Craig O’Hare

 

 

Tired of dirty, climate-disrupting coal-fired electricity coming into your home every day? Go solar! Solar is a lot less expensive and a lot more cost-effective than most people realize.

 

Today there is a “perfect storm” of solar systems costing as much as 50 percent less than they did just five years ago, combined with the continued presence of substantial financial incentives. A 30-percent federal and 10-percent state income-tax credit (both good through 2016), sales tax exemption, and a PNM solar production incentive are all in effect.

 

Just a few years ago, rooftop solar panels were primarily the domain of the relatively affluent homeowner. But with rising electric rates, high propane bills, and steady declines in the cost of solar systems, solar has moved beyond those “early adopters” and become quite financially viable for the middle class. According to The Appraisal Journal, the scholarly journal of real estate valuation, a solar system can substantially increase the resale value of your home. This year Santa Fe Community College has been hosting green appraising workshops around the state to educate appraisers, lenders and realtors on the true value solar and other green building attributes (e.g. energy efficiency) add to a home.

 

There are two types of solar energy systems: 1) a solar photovoltaic (“PV”) system that converts the sun’s light (not heat) into electricity, 2) a solar thermal system that utilizes the sun’s heat for water heating or space heating. This article focuses on solar electric PV, but realize that solar thermal systems are also extremely cost-effective, particularly if you’re using electricity or propane to heat your water or living space.

 

What Size Solar System Should I Have?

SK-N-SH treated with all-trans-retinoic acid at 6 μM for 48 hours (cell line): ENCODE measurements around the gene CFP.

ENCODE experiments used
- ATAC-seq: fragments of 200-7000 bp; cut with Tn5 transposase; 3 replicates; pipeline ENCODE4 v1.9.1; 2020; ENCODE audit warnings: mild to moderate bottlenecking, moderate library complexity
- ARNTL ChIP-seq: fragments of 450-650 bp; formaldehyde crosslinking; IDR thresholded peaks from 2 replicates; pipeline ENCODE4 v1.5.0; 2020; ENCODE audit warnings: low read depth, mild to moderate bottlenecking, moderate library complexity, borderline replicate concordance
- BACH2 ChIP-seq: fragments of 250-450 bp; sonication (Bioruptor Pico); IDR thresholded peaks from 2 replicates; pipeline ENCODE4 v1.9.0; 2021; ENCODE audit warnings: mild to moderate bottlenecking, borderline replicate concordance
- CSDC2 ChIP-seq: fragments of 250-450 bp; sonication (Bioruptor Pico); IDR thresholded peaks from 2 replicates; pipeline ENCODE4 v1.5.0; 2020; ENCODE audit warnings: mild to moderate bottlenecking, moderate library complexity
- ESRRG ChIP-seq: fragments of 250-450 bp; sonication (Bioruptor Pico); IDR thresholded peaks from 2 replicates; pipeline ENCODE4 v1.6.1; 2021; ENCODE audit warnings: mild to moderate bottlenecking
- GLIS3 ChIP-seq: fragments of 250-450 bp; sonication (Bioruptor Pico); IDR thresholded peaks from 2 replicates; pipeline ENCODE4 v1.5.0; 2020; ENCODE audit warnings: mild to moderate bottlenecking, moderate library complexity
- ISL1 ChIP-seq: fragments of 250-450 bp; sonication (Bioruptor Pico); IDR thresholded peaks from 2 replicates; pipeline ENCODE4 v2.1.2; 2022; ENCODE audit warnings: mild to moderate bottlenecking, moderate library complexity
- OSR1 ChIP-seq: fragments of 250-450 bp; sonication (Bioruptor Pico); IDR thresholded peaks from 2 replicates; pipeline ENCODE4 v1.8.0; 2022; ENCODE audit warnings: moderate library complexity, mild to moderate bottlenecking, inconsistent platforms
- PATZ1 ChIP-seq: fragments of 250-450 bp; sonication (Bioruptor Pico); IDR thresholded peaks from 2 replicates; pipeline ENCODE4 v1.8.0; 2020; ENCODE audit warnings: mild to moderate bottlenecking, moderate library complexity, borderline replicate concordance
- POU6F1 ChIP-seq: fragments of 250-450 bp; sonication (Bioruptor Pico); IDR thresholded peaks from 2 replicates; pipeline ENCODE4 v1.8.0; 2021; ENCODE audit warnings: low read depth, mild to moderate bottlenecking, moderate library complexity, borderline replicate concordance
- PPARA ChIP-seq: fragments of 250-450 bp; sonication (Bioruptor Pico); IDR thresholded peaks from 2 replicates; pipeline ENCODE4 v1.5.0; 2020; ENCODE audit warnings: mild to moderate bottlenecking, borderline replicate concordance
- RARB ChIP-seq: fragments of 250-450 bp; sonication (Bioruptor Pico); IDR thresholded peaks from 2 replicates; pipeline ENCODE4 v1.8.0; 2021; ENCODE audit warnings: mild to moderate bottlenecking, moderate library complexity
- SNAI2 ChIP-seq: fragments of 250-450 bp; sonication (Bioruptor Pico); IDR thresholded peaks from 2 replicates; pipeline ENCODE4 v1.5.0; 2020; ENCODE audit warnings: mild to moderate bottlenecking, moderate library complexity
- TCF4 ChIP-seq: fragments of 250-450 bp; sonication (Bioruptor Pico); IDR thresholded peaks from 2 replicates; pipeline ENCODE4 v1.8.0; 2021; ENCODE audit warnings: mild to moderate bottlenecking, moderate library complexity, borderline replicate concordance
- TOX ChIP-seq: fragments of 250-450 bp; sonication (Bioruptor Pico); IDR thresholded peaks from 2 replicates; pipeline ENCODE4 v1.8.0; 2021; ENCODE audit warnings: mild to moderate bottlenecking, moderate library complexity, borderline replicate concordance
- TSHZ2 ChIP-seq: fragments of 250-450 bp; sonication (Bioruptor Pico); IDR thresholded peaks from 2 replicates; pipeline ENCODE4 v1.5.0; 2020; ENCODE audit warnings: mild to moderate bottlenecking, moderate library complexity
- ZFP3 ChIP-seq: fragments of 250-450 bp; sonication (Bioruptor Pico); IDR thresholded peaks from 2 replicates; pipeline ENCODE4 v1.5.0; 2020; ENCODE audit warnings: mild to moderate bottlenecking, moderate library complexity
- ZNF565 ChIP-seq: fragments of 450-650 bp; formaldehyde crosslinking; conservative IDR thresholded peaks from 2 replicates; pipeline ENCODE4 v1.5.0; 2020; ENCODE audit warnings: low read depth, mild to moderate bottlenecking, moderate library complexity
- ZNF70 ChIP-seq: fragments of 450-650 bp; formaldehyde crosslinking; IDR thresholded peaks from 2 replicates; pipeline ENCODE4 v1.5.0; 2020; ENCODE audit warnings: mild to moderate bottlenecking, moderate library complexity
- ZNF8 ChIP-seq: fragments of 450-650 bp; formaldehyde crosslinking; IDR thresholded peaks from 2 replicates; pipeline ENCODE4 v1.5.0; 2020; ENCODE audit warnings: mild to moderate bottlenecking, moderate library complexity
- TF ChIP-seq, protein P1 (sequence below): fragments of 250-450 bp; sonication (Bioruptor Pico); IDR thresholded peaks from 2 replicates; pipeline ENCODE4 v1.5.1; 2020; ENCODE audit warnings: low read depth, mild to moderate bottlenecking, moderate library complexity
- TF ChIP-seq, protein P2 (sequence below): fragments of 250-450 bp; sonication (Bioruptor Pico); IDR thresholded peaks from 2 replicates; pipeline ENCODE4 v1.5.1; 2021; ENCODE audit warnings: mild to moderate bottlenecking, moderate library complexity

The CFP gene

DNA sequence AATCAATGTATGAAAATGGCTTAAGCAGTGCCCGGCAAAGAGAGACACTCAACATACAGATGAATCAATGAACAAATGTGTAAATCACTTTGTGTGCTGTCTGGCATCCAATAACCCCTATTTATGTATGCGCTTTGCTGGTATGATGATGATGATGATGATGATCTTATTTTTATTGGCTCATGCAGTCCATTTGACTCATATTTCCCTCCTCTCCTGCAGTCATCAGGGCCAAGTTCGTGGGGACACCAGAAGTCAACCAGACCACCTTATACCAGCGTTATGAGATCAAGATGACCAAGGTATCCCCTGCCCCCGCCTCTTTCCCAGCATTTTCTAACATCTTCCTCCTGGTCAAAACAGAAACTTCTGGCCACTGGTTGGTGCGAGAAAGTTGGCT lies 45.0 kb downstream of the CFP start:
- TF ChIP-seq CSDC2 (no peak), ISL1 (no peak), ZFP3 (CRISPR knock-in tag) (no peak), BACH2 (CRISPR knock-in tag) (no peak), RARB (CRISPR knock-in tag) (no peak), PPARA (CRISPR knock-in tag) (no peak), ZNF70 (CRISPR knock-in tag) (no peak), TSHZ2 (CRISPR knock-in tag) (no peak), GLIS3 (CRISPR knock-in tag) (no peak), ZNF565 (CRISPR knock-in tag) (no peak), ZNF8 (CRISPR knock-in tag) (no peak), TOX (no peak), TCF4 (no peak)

There’s no right (or wrong) answer. Choosing the size of a solar PV system depends on the percent of your electricity use you want to generate from solar and/or your ability or desire to pay for the system outright or finance it via a loan. For a single-story home, the area of your roof is likely large enough to satisfy 100 percent of your electricity usage.

 

Is My House Good for Solar?

Absolutely! Our solar resource is “world class” throughout Santa Fe County. Solar systems work best on south-facing roofs, though east or west-oriented roofs may be suitable as well. There should be little or no shading from trees, buildings, or chimneys on or close to your home. PV systems are ideal on our area’s many flat roofs. Also, systems can be ground-mounted away from the house.

 

Financing My Solar System

If you can afford to simply pay for your solar system, that is likely your best financial option. If you need to finance your system, there are a number of loan options available with good interest rates and long terms. The longer the loan term, the lower your monthly payments. If your household income is less than $104,000 per year, look no further than Homewise, (505.983.9473, www.Homewise.org). Homewise offers 4 percent loans for up to 30 years for solar- and energy-efficiency improvements. With those terms, the monthly reduction to your PNM electric bill will be about the same amount as your loan payment.